The Growing Demand for Self-Storage in Asia
Self-storage was introduced to Asian markets in the early 2000s, and while initial market receptiveness was slow, residents are now warming up to the idea of self-storage as a natural extension of living or working spaces.This article will explore the main drivers behind why Asia is primed to catch up to the US when it comes to self-storage.
Self-storage was introduced to Asian markets in the early 2000s, and while initial market receptiveness was slow, residents are now warming up to the idea of self-storage as a natural extension of living or working spaces. According to a market research report by Mordor Intelligence, the industry is set to register a CAGR (compound annual growth rate) of 13% in the next 5 years. With the amount of projected growth, it’s no surprise that the self-storage industry is an attractive investment. This article will explore the main drivers behind why Asia is primed to catch up to the US when it comes to self-storage.
Shrinking living space
Perhaps the most obvious and significant factor driving the newfound demand for self-storage in Asia is the continuously shrinking living space that citizens in metropolitan cities such as Hong Kong and Singapore are experiencing. Research done by Knight Frank showed that the average unit size in Singapore has fallen 31.6% over the past 10 years. As a result, personal users would be looking to extend their personal storage space without compromising on living space, with their research also showing the most common items stored being furniture, clothing, and books. Along with the rising population density, tense competition in the property market in these cities has also encouraged people to relocate to smaller homes voluntarily. The overwhelming response to this property crunch has been to turn to self-storage, as a way to preserve their personal items, without taking up space in their already diminished living areas.
Growing consumerism and hobbyists
Despite a couple of setbacks, most of the major economies in the Asia Pacific have seen continual growth, with Hong Kong, Singapore, Japan, and Korea all in the top 40 in recent studies. In Singapore, the percentage of households earning a monthly income of more than S$15,000 grew 14% from 2006 to 2015, while the median monthly income for a household of four in Hong Kong has consistently increased by at least 4% each year. With a more affluent community, there comes a growing tendency for residents to purchase non-essential items, which will eat into their living space. As a result, there’s a growing demand for specialised storage options, such as climate-controlled storage units to preserve precious items such as wine, old furniture, or electronics. In 2015, Lock + Store Singapore revealed that 90% of their wine storage cellars were already booked, showing the significant demand for specific storage options to keep collectibles and precious items.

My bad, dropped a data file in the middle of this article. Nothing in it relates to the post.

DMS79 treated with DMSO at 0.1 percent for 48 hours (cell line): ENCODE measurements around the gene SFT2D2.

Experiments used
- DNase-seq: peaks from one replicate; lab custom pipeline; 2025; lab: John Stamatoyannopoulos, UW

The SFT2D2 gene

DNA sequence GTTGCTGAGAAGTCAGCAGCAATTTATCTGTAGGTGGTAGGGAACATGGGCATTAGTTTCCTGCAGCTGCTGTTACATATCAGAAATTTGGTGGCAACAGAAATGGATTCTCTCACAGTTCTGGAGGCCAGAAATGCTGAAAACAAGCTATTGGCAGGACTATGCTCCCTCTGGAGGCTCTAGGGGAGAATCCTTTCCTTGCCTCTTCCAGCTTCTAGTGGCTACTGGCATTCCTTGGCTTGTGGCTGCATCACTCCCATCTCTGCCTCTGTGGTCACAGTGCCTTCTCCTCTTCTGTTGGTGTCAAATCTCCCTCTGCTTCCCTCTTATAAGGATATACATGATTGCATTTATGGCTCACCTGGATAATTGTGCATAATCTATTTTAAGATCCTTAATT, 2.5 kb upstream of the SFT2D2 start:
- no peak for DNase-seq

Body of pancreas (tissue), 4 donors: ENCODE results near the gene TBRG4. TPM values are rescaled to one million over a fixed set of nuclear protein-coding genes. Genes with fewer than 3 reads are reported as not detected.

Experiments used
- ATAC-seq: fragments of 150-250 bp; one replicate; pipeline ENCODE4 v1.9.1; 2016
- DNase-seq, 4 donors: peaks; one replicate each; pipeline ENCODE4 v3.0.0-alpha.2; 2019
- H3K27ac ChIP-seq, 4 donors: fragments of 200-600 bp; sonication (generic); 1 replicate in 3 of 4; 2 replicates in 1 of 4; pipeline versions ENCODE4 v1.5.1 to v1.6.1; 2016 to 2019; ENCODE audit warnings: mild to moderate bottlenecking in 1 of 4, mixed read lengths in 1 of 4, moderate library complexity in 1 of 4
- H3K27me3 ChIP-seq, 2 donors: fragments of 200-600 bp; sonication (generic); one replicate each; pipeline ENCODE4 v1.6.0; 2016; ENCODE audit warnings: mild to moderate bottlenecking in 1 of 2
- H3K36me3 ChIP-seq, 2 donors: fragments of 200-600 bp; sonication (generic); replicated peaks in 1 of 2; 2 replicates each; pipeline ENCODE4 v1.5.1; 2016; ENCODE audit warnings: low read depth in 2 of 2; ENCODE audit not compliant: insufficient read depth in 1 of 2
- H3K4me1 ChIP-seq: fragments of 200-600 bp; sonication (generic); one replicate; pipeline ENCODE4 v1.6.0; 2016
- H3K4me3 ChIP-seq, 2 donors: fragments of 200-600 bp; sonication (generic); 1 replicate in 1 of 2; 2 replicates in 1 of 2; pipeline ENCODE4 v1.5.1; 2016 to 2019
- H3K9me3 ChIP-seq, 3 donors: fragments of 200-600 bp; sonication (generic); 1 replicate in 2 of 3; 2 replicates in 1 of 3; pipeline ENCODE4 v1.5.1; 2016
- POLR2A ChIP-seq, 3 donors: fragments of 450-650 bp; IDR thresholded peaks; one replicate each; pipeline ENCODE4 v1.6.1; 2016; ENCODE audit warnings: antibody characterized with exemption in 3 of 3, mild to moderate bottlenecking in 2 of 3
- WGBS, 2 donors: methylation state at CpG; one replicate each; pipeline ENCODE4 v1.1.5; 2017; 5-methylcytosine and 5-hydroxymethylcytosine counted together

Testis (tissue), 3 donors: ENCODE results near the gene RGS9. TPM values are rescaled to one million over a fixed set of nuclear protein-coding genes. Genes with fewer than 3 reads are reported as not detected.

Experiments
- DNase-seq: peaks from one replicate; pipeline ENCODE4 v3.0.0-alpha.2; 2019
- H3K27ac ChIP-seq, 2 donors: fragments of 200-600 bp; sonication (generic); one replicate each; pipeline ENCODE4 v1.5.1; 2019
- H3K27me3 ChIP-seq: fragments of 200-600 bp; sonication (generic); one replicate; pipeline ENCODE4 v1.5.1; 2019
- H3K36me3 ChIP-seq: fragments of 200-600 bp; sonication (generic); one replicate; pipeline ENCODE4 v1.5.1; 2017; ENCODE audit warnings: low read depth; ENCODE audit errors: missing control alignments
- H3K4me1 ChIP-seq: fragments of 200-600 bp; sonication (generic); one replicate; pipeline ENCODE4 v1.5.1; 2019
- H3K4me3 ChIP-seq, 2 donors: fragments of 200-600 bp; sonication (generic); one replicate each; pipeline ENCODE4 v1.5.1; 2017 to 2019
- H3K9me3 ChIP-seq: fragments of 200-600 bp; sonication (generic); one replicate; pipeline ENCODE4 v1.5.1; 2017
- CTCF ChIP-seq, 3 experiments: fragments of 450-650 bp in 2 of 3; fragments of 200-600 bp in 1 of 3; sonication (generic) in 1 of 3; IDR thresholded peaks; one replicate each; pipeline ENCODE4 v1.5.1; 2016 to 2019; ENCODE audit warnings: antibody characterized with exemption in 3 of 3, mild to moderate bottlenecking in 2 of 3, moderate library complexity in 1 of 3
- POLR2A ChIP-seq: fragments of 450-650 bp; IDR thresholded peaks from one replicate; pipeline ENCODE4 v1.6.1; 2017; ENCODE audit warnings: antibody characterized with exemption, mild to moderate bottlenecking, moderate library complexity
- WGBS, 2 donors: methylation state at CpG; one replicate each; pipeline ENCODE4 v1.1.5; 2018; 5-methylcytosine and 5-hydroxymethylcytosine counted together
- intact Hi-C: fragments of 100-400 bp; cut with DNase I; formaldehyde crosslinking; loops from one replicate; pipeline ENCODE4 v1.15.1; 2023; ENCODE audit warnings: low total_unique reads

Increased flexibility for business users
On top of increased use by personal users, businesses have also shown an increased interest in self-storage. Businesses are now aware of their storage costs more than ever. Unlike the traditional warehousing, the self-storage model presents an increased diversity of options for both storage space size as well as pricing plans. This flexibility prevents businesses from potentially wasting space, being able to rent out the appropriate amount of space that works for them. This also allows businesses to efficiently scale their storage needs up to meet a busy season, or to scale down without being restrained to a commitment made in an extended tenancy contract.
The move to digital
For most businesses, this transition to using a self-storage service as opposed to a traditional warehouse fits well with the growing start-up and e-commerce sector in Asia, with a tech-savvy generation prioritising efficiency and convenience. China accounts for a major market share when it comes to e-commerce, and with the move away from traditional retail, e-commerce presents certain challenges if a warehousing concept is used. Using self-storage gives them the freedom to adjust to a fluctuating market and demand that is constantly in flux.
The worldwide pandemic has affected all aspects of business around the world, and it’s no surprise that coronavirus has also contributed to the growing demand for self-storage for business users in Asia. As explained, many business owners have moved towards self-storage as a way to reduce costs and increase flexibility, giving the freedom to scale their operation easily. With most of the world having worked from home for most of 2020, this drove up the demand for self-storage in the short term, but as many companies decide to permanently shift towards a remote work model, the need for office rentals will significantly decrease, replaced by business owners opting for a self-storage rental. As a result, the market for self-storage is set to have a massive boom, and especially in metropolitan Asian cities, where office space can be extremely expensive to rent.
Changing demographics and a shift in both personal and company behaviours are the most significant drivers of demand for self-storage in Asia, and the market is still growing. Many large sum investments have been made by both domestic and foreign competitors, and with many self-storage companies merging, the market is set to stabilise and reach its potential, with other countries hoping to establish themselves in the Asian market alongside Japan, Singapore and Hong Kong.